and [latex]y[/latex]-coordinates
minus one-eighth the product of the sum of the [latex]x[/latex]-coordinates and the sum of the [latex]y[/latex]-coordinates:

[latex]\displaystyle \sum_{i=1}^{n}x_{i}y_{i}-\frac{1}{n}\sum_{i=1}^{n}x_{i}\sum_{j=1}^{n}y_{j}[/latex]

The numerator in the slope equation is:

[latex]\displaystyle 57-\frac{1}{8}(20)(13.5)=23.25[/latex]

5. Calculate the denominator:  The
sum of the squares of the [latex]x[/latex]-coordinates minus one-eighth the sum of the [latex]x[/latex]-coordinates squared:

[latex]\displaystyle \sum_{i=1}^{n}(x_{i}^{2})-\frac{1}{n}(\sum_{i=1}^{n}x_{i})^{2}[/latex]

[latex]\displaystyle \begin{align} \sum_{i=1}^{n}(x_{i}^{2})&=1+0+1+4+9+16+25+36\\&=92 \end{align}[/latex]

The denominator is [latex]92-\frac{1}{8}(20)^{2}=92-50=42[/latex] and the slope is the quotient of the numerator and denominator: [latex]\frac{23.25}{42}\approx0.554.[/latex]

Now for the [latex]y[/latex]-intercept, ([latex]b[/latex]) one-eighth times the average of the [latex][/latex][latex]x[/latex]-coordinates: [latex]\bar{x}=\frac{20}{8}=2.5[/latex] and one-eighth times the average of the [latex]y[/latex]-coordinates: [latex]\bar{y}=\frac{13.5}{8}=1.6875[/latex].

Therefore [latex]b=\frac{1}{n} \sum_{i=1}^{n} y_{1} - m \frac{1}{n} \sum_{i=1}^{n} x_{i} \\[/latex]:

[latex]\displaystyle b\approx1.6875-0.554(2.5)=0.3025.[/latex]

Our final equation is therefore [latex]y=0.554x+0.3025[/latex], and this line is graphed along with the points.

The line has positive slope and lies along the direction of the points. Its y-intercept is near the origin, consistent with the pattern of points.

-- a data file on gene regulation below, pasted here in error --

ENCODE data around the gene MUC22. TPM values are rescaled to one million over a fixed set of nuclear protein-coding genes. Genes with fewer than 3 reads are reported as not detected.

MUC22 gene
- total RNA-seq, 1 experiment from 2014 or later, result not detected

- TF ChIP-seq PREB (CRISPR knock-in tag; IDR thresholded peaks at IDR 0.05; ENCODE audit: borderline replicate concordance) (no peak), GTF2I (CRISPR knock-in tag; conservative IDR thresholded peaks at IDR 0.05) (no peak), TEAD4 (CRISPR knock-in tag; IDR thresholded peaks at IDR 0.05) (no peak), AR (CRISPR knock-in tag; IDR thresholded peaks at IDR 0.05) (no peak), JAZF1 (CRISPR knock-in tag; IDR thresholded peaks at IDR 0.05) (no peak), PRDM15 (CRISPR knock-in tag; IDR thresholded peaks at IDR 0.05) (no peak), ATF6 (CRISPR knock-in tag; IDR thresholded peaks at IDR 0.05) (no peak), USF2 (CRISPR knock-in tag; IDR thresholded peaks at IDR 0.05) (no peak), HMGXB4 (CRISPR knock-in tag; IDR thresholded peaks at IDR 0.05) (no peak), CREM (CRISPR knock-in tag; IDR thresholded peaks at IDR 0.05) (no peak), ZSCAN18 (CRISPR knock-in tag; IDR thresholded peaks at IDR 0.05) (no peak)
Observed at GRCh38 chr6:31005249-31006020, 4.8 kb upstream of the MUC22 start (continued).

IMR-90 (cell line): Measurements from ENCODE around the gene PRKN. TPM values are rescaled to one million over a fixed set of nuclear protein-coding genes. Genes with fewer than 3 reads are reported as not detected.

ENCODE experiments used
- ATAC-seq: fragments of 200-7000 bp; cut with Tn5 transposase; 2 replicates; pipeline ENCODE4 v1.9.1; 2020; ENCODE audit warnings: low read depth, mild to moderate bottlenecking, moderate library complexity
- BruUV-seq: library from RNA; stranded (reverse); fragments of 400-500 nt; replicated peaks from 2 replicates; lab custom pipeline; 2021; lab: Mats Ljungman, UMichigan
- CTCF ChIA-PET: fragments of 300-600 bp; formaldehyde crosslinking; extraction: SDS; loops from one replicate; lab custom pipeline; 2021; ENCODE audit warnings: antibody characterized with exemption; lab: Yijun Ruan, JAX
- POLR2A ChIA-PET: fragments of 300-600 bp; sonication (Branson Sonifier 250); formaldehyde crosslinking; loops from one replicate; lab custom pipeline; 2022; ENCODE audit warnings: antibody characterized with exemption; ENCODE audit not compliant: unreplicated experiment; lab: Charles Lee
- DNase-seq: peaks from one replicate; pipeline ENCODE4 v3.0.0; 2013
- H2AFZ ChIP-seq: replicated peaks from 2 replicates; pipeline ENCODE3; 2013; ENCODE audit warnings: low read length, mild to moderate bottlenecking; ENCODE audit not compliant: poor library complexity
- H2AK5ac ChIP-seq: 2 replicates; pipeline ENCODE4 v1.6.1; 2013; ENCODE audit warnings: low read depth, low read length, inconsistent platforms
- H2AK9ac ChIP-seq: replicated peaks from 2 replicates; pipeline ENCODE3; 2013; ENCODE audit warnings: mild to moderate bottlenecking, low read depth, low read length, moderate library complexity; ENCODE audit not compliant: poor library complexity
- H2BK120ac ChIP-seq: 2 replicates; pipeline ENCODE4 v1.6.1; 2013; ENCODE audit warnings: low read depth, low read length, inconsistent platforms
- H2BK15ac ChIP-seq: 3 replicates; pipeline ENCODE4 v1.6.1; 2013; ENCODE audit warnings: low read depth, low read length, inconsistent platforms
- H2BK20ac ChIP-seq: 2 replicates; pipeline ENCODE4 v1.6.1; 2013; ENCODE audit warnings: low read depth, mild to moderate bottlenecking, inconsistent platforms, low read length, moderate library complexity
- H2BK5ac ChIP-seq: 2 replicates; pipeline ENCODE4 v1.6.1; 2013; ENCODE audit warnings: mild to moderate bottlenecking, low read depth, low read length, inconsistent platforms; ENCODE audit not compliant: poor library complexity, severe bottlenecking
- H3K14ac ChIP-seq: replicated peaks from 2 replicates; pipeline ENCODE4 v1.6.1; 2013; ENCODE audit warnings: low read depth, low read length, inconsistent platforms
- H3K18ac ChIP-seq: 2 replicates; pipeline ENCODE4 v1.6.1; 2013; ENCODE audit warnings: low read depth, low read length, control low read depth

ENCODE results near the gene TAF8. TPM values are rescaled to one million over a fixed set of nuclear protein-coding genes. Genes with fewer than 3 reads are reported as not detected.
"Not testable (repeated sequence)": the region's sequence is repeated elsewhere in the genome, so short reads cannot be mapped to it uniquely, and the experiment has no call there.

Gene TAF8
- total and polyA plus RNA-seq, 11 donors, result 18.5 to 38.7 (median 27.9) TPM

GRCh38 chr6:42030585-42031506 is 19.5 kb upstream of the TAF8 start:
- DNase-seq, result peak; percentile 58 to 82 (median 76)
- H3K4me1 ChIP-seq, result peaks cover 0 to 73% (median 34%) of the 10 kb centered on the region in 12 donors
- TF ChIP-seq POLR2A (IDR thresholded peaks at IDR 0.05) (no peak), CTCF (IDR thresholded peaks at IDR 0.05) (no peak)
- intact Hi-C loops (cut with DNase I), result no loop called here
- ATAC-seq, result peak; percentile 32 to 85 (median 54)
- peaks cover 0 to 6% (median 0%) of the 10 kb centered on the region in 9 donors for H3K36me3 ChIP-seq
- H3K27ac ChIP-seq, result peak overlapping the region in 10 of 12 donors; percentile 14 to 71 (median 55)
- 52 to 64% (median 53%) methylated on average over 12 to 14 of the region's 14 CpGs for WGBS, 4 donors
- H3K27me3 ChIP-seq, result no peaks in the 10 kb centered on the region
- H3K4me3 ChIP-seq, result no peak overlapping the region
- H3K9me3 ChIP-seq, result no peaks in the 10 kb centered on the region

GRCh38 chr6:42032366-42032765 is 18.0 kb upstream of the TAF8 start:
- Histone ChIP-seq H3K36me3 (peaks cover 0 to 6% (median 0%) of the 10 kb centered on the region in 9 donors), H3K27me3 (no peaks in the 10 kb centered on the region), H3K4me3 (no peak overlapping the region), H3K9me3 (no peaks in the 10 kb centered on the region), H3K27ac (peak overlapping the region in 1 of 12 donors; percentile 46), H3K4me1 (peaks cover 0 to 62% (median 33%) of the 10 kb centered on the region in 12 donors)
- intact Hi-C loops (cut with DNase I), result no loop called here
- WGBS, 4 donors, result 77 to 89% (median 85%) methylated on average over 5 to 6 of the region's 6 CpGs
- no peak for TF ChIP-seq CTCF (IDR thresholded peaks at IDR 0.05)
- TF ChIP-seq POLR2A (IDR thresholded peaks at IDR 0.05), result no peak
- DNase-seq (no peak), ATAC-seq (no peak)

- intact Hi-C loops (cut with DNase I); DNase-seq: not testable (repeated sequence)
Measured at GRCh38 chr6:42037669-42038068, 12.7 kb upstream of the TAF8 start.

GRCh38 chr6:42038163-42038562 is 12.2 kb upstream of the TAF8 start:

Least Squares Fit Line: The line found by the least squares approximation, [latex]y = 0.554x+0.3025[/latex]. Notice 4 points are above the line, and 4 points are below the line.

Outliers and Least Square Regression

If we have a point that is far away from the approximating line, then it will skew the results and make the line much worse.  For instance, let’s say in our original example, instead of the point [latex](-1,0)[/latex] we have [latex](-1,6)[/latex].

Using the same calculations as above with the new point, the results are:[latex]m\approx0.0536[/latex] and [latex]b\approx2.3035[/latex], to get the new equation [latex]y=0.0536x+2.3035[/latex].

Looking at the points and line in the new figure below, this new line does not fit the data well, due to the outlier [latex](-1,6)[/latex].  Indeed, trying to fit linear models to data that is quadratic, cubic, or anything non-linear, or data with many outliers or errors can result in bad approximations.

The line has positive but overly shallow slope; it does not follow the overall pattern of the points, and has a y-intercept of around 2.

Outlier Approximated Line: Here is the approximated line given the new outlier point at (-1, 6).